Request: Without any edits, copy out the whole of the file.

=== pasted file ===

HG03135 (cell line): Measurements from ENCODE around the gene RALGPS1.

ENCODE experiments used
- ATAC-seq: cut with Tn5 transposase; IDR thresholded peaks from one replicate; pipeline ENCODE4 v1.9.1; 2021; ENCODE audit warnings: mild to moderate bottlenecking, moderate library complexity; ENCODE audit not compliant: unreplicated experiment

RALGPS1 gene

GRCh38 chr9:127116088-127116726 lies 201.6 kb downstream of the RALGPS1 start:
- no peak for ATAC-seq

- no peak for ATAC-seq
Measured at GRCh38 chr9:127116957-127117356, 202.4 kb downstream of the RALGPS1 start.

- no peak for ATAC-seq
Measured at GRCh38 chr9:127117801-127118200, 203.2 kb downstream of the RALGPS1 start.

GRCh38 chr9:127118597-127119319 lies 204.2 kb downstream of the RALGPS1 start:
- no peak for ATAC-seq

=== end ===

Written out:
HG03135 (cell line): Measurements from ENCODE around the gene RALGPS1.

ENCODE experiments used
- ATAC-seq: cut with Tn5 transposase; IDR thresholded peaks from one replicate; pipeline ENCODE4 v1.9.1; 2021; ENCODE audit warnings: mild to moderate bottlenecking, moderate library complexity; ENCODE audit not compliant: unreplicated experiment

RALGPS1 gene

GRCh38 chr9:127116088-127116726 lies 201.6 kb downstream of the RALGPS1 start:
- no peak for ATAC-seq

- no peak for ATAC-seq
Measured at GRCh38 chr9:127116957-127117356, 202.4 kb downstream of the RALGPS1 start.

- no peak for ATAC-seq
Measured at GRCh38 chr9:127117801-127118200, 203.2 kb downstream of the RALGPS1 start.

GRCh38 chr9:127118597-127119319 lies 204.2 kb downstream of the RALGPS1 start:
- no peak for ATAC-seq